It is true that the Sentencing Commission has recently recommended to Congress that it reconsider the 100-to-1 sentencing ratio. This recommendation, however, was based on the fact that, since passage of the 1986 Act the distinction between crack and powder cocaine has been discredited by the medical community. The medical community's present disagreement with earlier congressional testimony "does not establish discriminatory purpose, or for that matter, a lack of scientific support for Congress' [earlier] action." Clary, 34 F.3d at 714. See also Moore, 54 F.3d at 99. Moreover, the Sentencing Commission's report to Congress specifically states there is no evidence to support a finding that racial animus undergirded the penalty structure chosen by the 1986 Congress. See United States v. Jackson, 59 F.3d 1421, 1424 n. 5 (2d Cir. 1995).
Dumas also argues the 1986 Congress' discriminatory intent is evidenced by the hasty manner in which it adopted the crack/powder cocaine distinction. He argues the legislation was rushed through Congress in a mere five weeks, without being subjected to the regular panoply of committee hearings. He contends the original proposal, which had called for a 50-to-1 sentencing disparity, was arbitrarily doubled to emphasize congressional intent to be "tough on crime." He argues this was a "frenzied" response to public fears spawned by rampant media reports, some of which were entered into the congressional record, regarding the nexus between crack, crime and African-Americans.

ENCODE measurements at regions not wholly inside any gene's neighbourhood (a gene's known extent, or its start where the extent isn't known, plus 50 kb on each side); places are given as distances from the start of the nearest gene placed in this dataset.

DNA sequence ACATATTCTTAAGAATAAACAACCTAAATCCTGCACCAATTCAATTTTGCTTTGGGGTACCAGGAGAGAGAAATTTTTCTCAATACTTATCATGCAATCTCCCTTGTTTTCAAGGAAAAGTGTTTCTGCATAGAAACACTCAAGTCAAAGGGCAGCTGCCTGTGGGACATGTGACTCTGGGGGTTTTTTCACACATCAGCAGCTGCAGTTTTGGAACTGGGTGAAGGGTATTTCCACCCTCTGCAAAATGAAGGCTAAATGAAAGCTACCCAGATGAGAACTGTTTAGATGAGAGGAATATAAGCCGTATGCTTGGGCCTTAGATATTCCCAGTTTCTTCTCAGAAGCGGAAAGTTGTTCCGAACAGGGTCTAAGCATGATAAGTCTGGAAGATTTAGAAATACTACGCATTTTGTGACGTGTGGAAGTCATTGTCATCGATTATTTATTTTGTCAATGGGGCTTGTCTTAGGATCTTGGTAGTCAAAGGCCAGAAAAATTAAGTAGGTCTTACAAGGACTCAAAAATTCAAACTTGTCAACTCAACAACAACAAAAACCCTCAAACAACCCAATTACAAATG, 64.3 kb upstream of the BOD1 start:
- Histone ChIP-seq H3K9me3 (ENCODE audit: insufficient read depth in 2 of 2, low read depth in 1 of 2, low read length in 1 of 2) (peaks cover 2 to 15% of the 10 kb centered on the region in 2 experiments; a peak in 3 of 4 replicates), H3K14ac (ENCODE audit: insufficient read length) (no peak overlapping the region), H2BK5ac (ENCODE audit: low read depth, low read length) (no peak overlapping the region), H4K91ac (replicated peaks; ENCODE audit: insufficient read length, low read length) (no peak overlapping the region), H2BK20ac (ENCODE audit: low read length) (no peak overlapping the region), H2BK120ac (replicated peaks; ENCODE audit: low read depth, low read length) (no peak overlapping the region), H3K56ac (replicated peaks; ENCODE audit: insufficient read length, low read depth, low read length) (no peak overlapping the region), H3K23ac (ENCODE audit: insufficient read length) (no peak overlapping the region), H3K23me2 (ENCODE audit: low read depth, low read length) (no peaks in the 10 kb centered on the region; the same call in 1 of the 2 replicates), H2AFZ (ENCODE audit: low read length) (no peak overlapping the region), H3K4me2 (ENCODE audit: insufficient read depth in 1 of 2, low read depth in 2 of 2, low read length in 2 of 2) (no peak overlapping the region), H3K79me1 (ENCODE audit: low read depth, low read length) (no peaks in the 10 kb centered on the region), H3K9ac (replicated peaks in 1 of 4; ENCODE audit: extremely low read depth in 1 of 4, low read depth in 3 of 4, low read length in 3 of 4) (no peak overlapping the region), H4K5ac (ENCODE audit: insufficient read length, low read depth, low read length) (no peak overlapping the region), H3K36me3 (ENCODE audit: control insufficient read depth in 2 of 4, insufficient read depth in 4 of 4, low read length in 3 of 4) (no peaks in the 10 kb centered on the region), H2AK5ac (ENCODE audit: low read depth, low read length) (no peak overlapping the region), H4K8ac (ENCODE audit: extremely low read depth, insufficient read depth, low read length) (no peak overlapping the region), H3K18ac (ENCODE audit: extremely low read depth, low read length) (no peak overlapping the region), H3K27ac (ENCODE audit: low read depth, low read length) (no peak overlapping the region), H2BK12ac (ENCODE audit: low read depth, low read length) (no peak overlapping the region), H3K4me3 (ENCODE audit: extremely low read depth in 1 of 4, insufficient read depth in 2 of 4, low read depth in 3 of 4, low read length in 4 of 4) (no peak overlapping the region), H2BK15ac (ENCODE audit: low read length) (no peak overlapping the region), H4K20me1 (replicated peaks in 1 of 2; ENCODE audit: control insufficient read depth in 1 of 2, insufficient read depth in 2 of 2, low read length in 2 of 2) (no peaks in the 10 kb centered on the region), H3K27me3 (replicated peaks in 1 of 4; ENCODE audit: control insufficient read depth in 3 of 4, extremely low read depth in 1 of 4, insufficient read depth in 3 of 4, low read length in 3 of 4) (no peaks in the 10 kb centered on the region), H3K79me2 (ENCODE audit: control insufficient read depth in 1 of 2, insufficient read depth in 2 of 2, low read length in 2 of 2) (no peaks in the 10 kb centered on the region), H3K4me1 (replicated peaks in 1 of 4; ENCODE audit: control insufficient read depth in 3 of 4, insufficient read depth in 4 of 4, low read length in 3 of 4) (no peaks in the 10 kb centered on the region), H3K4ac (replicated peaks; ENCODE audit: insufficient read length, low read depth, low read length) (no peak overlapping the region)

We reject this argument. As other circuits have held, "[i]t is too long a leap from newspaper and magazine articles to an inference that Congress enacted the crack statute because of its adverse effect on African-American[s]." United States v. Clary, 34 F.3d 709, 713 (8th Cir. 1994), cert. denied, ___ U.S. ___, 115 S.Ct. 1172, 130 L.Ed.2d 1126 (1995). See also United States v. Cherry, 50 F.3d 338 (5th Cir. 1995). Congress' undeniable haste in passing the 1986 Act is as easily explained by the dangers posed by the perceived crack epidemic — and the need to take prompt action to combat it — as by discriminatory racial animus. Clary, 34 F.3d at 713; Johnson, 40 F.3d at 440; Moore, 54 F.3d at 98-99.
We are satisfied Congress was not motivated by racial animus when it enacted the crack/powder cocaine sentencing disparity. Therefore, strict scrutiny is not required. We have previously held the sentencing disparity survives rational basis review. Harding, 971 F.2d at 412-14. We therefore reject Dumas's contention that, as enacted, section 841(b) and § 2D1.1 violate equal protection.